Shift in Education Policy and Prospects for Young People in Georgia

17 Nov 2014
Education projects introduced by the Chancellery of the Government of Georgia with initiative of the Prime Minister of Georgia demonstrates shift in education policy. This coherent approach taken since March 2014 renders prospects for young people and wider public.

The project International Education Centre – IEC set up within the Government Planning and Innovations Unit at the Chancellery is unprecedented in substance and scope for several reasons. First, by supporting education, training and lifelong learning it is expected to facilitate social and economic development of the country. Second, the range of opportunities to the beneficiary population extending from students, and mid career professionals to faculty members is unique in itself.

Primary objective behind this project is to train highly qualified personnel for civil service. To foster this objective, notions of civic responsibility and loyalty have been regularly conveyed by the government. This has been supplemented with specific information about funding opportunities and application procedure regularly communicated by the senior management of the administration with outreach meetings at the regional cities of Batumi and Zugdidi. The Prime Minister of Georgia Irakli Gharibashvili during various meetings with the students, most notable of these at the Ivane Javakhishvili State University by attuning to their needs and sharing similar experience connected to the youth and instilled hope among students. 

In the course of planning this education policy, the interagency commission set up to define state development priorities in Georgia revealed the necessity to further law, agricultural sciences, technology, education, public health, humanities, social sciences, and defence. Students admitted to those subject areas at the inclusive top hundred universities with Times World University Rankings have been eligible to submit their funding applications.Furthermore, the scholarship commission composed by members on board involved in higher education management for decades have applied transparent tools to select applicants based on merit and need. This just selection process allowed 77 students in this first year of competition in summer 2014 to commence their studies worldwide, gain international education, and professional skills. Such student mobility has also been supported with pastoral care both individually and groupwise by the IEC.

Another remarkable aspect of this project is its timing. Against the backdrop of decreasing number of international scholarship programs in Georgia this project was a blessing for many. The centre was set up in nearly three months, with legal basis for administration and budgeting, the first online national funding application system that received total 1,279 applications. The new round of applications announced at the open day in November 2014 allows more students to build fair and open society in Georgia.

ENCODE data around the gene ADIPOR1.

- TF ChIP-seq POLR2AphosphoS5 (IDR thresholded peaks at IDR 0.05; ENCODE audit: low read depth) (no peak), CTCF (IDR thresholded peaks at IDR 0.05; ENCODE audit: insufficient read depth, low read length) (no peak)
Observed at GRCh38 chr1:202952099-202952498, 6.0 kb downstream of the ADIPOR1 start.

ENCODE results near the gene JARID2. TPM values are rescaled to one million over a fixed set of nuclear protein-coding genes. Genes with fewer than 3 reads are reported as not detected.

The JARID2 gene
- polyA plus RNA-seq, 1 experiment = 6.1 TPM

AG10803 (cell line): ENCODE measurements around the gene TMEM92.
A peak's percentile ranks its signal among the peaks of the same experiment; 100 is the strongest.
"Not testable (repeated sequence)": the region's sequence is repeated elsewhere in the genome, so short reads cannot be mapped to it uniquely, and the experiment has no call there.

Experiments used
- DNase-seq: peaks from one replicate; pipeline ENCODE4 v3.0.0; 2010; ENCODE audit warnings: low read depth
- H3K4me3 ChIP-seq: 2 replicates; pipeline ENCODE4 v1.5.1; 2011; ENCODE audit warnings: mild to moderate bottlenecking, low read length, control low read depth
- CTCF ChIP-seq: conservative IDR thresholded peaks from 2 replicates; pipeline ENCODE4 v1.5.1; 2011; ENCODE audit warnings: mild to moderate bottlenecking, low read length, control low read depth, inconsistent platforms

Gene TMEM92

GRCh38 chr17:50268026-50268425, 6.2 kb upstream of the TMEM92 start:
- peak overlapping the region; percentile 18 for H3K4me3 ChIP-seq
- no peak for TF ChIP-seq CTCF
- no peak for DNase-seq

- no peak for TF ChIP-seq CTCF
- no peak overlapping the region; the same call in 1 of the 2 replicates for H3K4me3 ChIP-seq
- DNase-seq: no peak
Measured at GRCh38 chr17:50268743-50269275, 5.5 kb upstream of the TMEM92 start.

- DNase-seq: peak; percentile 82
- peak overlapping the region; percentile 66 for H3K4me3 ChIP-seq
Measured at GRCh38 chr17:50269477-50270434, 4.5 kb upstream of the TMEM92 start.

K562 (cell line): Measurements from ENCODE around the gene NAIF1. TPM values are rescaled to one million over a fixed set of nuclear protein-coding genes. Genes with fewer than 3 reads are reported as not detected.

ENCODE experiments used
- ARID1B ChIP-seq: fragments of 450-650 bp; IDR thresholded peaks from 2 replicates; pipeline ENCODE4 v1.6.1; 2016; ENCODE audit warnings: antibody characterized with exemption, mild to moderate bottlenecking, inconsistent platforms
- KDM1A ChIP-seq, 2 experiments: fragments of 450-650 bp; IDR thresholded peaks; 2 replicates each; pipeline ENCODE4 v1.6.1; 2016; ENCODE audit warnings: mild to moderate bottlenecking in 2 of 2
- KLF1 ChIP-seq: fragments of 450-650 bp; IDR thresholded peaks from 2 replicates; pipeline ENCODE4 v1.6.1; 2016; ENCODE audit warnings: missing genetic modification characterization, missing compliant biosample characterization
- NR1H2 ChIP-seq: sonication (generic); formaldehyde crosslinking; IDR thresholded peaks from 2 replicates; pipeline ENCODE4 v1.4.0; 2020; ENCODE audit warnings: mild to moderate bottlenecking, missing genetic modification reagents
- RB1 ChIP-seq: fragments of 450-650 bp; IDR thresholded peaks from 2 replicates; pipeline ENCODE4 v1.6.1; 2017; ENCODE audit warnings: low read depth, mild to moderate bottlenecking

This education support initiative is the first of its kind national project that provides not only scholarships to both MA and PhD levels, as well as partner universities scholarship programme, but also entails professional training to mid career professionals, and internship scheme for the graduates. In addition, the first student residence accommodation that the government is constructing at the outskirts of Tbilisi will host students from low-income families. This is a fundamental shift to sustained and consistent education policy. It has a real meaning for the students that resonates in a quote of a grantee from the first cohort:

“The academic scholarship is a tangible support from the Georgian Government that encourages us to push beyond possible and shape our country’s future both in normative and practical terms.”
Grantee, University of St Andrews

The next challenge the project is ready to take up is addressing employment for the graduates and helping them during their readaptation process. The project seems to be carefully devised to exercise such support together with the Civil Service Bureau by offering the graduates to join public service. While for most of the students secured employment is reassuring, for some the luring prospect of going global before returning local is something to explore though. The medium term prospects was captured by the Prime Minister of Georgia in his address at the first grantees’ reception:

“Within five years, we will have internationally educated and highly qualified human resources who, after having returned home, will be guaranteed to have jobs in government bodies for three years.”
Prime Minister of Georgia

For now, the peer support system, notably communications space in media, and alumni network is in place. Last but not least, as a new dimension of social implications, the grantees staying in their respective countries are asked to share their academic work and reflect about the project at the local events. One of the first was their contribution to the annual Georgian Studies Day in London organized by the Embassy of Georgia to the United Kingdom in November 2014.

Future of the young people has been shaped by the Government’s innovations. It is equally demanding for the youth to face the joy and challenge to sustain and take this innitiative further.

For more information about the IEC visit:,